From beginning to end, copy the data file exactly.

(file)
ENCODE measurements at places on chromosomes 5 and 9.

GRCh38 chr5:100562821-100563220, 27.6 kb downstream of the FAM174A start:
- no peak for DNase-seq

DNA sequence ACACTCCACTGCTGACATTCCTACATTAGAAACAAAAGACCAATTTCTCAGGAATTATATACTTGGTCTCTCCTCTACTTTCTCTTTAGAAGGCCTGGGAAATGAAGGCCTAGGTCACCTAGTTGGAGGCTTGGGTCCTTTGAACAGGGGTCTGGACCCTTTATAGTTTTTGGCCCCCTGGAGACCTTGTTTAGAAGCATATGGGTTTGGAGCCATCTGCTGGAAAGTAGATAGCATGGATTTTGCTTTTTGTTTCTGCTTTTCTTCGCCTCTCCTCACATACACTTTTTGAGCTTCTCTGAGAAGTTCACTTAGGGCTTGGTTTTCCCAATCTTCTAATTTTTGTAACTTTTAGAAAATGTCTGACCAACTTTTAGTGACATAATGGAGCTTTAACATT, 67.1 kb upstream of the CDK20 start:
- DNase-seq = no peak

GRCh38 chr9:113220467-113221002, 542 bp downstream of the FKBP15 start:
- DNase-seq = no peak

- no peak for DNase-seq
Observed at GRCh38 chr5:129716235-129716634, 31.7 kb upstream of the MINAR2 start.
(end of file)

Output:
ENCODE measurements at places on chromosomes 5 and 9.

GRCh38 chr5:100562821-100563220, 27.6 kb downstream of the FAM174A start:
- no peak for DNase-seq

DNA sequence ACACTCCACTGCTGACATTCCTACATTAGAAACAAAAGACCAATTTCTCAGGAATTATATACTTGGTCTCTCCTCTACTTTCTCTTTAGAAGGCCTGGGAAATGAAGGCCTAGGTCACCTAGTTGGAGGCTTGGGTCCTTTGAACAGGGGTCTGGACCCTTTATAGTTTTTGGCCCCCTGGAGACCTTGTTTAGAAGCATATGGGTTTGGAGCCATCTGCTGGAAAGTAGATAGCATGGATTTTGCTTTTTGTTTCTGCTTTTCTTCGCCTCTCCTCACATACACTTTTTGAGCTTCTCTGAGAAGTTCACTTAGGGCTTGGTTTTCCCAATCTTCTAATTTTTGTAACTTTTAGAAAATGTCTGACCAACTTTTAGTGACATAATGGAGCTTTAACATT, 67.1 kb upstream of the CDK20 start:
- DNase-seq = no peak

GRCh38 chr9:113220467-113221002, 542 bp downstream of the FKBP15 start:
- DNase-seq = no peak

- no peak for DNase-seq
Observed at GRCh38 chr5:129716235-129716634, 31.7 kb upstream of the MINAR2 start.